On Monads, Part I

Introduction

This is the first instalment in two (or maybe three) posts I shall write to explain how Monads work in stateless function-oriented programming languages. This is less intended as a resource for a third party than as a way to reinforce my own learning. All of the material is taken from the first eight chapters of a freakishly-amazing book: Design Concepts in Programming Languages, which every programmer should buy and worship. If you have time, skip this and go read that book instead.

The Problem With Stateless Programming

In stateless programming languages there are two things that are rather difficult to do: propagate errors (this one applies to programming in general) and maintain some sort of state as our program executes. The second thing is quite difficult in stateless programming languages due the to the lack of mutable variables (hence the name stateless) – in a regular imperative programming language this is trivial, we just use a mutable state variable to represent state, whose value we change from time to time.

If we think carefully, we will see the above two problems cam be solved by figuring out a way to do the following:

  • Introduce some idea of sequentiality in an otherwise timeless language.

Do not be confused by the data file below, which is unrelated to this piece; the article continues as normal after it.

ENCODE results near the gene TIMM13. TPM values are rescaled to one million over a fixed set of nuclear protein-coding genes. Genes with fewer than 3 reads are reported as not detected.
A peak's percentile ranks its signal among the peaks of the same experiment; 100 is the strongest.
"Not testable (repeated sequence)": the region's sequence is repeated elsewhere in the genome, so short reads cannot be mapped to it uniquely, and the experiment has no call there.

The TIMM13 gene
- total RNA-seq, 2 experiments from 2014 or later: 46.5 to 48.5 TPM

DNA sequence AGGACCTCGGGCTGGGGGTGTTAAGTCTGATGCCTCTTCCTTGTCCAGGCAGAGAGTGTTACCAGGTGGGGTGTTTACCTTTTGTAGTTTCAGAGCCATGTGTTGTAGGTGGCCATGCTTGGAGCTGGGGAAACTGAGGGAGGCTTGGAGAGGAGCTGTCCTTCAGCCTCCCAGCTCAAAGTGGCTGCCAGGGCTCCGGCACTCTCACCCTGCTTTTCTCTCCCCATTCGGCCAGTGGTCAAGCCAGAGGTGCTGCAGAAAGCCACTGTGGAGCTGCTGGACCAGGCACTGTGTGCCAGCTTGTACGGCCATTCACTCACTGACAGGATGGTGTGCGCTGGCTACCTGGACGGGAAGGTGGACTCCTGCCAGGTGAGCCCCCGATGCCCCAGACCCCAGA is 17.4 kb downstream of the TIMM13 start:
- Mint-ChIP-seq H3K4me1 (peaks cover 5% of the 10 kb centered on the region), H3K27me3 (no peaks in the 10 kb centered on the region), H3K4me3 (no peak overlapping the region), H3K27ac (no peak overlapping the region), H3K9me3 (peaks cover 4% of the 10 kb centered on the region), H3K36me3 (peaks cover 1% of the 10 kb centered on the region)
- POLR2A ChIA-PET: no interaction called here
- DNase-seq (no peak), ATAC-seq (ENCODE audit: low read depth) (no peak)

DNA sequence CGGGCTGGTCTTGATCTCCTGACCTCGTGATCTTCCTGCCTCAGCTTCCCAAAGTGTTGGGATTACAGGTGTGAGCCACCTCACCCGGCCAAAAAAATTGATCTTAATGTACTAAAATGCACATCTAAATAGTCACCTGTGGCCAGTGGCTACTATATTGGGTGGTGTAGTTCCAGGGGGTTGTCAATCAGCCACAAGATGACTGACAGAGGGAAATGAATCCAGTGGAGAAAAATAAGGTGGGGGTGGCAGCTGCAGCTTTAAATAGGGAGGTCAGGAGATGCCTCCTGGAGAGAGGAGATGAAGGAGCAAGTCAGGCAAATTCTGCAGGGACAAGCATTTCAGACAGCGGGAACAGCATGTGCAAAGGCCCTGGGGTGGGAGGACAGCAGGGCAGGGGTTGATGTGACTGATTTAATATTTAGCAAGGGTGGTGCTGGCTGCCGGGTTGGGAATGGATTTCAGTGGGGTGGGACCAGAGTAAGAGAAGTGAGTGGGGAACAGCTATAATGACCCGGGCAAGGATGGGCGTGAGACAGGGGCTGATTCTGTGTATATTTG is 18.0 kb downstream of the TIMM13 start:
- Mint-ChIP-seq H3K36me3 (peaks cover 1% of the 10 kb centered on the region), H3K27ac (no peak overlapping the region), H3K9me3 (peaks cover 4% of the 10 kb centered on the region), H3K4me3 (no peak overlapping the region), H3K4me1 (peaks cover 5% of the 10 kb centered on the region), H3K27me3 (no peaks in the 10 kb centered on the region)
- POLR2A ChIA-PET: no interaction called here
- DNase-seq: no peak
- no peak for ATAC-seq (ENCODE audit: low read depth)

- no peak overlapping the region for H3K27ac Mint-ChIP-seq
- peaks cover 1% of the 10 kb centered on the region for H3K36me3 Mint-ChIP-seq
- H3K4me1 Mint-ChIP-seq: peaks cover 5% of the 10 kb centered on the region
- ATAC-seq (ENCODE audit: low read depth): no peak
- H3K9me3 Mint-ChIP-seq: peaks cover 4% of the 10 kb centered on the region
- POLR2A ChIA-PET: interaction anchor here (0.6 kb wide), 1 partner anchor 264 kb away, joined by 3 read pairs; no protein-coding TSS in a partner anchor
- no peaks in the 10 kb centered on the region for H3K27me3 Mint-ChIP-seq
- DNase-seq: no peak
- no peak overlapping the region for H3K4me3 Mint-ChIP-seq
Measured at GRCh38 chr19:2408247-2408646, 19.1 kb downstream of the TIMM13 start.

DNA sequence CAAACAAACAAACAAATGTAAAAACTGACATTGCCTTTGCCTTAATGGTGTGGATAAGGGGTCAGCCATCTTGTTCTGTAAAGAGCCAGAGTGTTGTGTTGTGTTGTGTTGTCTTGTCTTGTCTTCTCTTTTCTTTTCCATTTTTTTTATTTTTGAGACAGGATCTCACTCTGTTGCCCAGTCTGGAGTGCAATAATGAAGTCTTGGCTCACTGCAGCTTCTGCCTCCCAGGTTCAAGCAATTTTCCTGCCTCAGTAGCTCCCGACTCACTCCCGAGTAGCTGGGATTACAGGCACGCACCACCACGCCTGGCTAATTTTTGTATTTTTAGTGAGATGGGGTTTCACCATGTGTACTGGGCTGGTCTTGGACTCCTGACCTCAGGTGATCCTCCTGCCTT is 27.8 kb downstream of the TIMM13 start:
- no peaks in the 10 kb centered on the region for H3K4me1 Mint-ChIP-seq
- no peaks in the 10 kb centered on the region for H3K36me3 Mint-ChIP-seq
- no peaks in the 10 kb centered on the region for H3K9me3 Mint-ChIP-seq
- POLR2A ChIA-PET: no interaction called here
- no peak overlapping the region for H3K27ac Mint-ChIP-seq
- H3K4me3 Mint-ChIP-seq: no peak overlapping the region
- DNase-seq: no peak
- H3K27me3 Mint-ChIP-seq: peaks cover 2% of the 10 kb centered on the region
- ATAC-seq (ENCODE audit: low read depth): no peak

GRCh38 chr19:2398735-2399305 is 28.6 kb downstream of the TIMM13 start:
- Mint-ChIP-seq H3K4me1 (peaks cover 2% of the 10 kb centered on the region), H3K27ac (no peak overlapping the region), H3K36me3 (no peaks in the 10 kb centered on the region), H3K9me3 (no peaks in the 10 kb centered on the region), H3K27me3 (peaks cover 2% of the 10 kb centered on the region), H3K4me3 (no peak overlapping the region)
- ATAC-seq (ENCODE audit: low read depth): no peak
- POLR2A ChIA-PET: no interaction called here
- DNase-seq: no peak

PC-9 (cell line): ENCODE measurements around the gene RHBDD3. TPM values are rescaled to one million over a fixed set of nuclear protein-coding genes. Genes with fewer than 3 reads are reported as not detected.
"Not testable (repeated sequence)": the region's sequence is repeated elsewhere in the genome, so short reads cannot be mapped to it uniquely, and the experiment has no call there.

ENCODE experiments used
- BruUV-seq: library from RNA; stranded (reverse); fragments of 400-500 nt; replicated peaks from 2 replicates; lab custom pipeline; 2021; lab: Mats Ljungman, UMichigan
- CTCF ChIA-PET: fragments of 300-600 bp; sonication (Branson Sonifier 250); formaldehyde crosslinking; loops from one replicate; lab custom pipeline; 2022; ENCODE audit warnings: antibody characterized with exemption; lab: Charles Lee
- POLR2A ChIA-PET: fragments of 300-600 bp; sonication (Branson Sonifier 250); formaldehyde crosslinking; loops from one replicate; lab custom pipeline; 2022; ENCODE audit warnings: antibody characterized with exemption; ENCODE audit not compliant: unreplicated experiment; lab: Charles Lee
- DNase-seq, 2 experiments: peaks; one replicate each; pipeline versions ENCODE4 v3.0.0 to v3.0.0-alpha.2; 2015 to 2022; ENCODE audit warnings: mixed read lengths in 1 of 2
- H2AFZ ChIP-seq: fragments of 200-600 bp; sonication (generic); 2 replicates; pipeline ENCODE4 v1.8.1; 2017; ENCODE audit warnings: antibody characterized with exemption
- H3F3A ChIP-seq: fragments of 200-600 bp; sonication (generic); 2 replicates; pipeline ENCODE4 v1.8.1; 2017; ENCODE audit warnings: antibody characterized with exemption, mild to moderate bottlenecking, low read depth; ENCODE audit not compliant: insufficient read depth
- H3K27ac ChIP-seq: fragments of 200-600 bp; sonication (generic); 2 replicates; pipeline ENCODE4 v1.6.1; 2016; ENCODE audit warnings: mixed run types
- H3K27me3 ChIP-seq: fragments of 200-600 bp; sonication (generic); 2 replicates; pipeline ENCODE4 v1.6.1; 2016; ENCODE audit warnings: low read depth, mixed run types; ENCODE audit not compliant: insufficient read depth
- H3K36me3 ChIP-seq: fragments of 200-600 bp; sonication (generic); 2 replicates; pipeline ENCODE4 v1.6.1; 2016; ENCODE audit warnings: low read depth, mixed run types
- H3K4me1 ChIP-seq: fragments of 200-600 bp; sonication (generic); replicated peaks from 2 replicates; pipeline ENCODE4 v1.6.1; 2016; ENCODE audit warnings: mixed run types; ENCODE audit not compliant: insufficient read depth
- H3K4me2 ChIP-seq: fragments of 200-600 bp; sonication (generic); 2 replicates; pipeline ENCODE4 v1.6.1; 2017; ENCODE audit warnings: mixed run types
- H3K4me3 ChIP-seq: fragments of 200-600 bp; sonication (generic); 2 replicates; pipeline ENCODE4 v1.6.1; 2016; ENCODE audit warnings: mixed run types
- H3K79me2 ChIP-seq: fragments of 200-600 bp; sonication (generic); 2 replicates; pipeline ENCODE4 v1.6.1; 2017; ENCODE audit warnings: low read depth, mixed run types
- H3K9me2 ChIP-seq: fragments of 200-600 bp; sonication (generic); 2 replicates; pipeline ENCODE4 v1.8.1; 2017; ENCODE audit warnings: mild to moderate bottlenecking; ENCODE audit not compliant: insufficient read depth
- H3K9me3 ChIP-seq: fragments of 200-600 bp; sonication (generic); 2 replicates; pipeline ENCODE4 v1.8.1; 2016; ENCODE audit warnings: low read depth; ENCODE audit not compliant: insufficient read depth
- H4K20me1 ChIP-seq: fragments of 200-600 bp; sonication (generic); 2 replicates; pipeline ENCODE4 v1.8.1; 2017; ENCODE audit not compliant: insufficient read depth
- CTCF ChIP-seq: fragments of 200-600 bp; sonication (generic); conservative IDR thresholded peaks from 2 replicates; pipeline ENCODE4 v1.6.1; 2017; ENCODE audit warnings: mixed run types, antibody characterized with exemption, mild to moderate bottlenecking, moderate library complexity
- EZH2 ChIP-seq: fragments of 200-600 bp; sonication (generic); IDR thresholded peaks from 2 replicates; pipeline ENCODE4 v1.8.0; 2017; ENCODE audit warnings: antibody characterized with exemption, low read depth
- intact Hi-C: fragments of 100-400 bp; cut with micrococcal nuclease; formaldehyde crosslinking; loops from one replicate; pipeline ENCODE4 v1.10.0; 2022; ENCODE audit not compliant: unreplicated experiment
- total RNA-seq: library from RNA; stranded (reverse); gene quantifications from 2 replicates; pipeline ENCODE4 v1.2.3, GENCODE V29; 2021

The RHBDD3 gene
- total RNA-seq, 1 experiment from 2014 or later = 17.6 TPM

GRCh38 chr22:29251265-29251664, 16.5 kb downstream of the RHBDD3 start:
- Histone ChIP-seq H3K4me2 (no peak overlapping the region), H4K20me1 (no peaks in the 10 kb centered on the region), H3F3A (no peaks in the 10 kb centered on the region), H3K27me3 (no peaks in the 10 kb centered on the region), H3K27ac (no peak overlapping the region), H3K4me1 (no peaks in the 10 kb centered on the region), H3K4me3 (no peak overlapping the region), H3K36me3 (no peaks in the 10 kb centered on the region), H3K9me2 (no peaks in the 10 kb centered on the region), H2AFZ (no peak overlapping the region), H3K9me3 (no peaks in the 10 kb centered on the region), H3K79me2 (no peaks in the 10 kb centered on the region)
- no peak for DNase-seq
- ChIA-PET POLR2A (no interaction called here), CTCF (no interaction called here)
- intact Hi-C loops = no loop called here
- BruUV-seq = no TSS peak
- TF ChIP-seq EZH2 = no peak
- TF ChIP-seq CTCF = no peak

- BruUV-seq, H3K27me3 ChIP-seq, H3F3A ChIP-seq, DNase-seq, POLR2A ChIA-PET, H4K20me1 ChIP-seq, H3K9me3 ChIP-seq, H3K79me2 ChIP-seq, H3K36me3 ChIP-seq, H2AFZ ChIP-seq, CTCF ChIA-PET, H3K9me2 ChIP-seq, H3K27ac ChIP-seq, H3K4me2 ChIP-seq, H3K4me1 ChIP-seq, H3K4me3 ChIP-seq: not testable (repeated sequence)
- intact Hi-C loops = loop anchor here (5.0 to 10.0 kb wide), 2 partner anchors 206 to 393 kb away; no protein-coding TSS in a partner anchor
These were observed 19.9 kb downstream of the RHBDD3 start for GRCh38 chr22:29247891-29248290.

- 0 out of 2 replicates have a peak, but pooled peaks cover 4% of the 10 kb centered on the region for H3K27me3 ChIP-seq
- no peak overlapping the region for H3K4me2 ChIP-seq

• Propagate a block of information transparently through a set of statements being executed sequentially.

Both these problems can be solved by monadic style of programming in stateless languages.

Sum Domains

The concept of a sum domain a critical to this discussion. A sum domain of two smaller domains (consider a domain to be a type, or a set of objects; so Integer can conceivably be the domain consisting of all integers) A and B is denoted by A + B. A + B consists of all the elements in A and B. It is not like an union of two sets in one important way – every element in A + B keeps track of where it came from. Specifically, we wrap every value in A + B in an invocation of an injection function, which includes the information about what the source domain is. The injection functions for the above case of A and B will look like A->(A + B) and B->(A + B), for elements from A and B respectively. Thus, an element a in A will be mapped to the element A->(A + B) a in A + B. In C, this can probably be related to a (C / C++ / Java) union of two elements in a struct which also has a tag mentioning the field in the union that has a valid value.

A unit domain is a domain consisting of finite discrete values. So the domain Color = { Red, Blue, Green } is a unit domain. This roughly corresponds to an enum in C.

Propagating Errors

The above two concepts provide a rather elegant way to represent errors in stateless programming languages. Let’s say we are writing a procedure perfect-division which takes two integers and returns their quotient if the second one divides the first one perfectly, and signals an error otherwise. To model errors, we first talk of two domains we will work with: the Integer domain, representing inputs to the function, and the Error unit domain, which consists of the values { IllegalDivision, DivisionByZero }. We create a new domain Answer = (Integer + Error), and write perfect-division such that it returns one value from the Answer as its result. In other words, we set the return type of perfect-division to be Answer. Once this is done, we rig perfect-division to return Integer->Answer(X) where X is the result of a division performed without errors, and to return Error->Answer(IllegalDivision) or Error->Answer(DivisionByZero) in case there is an error.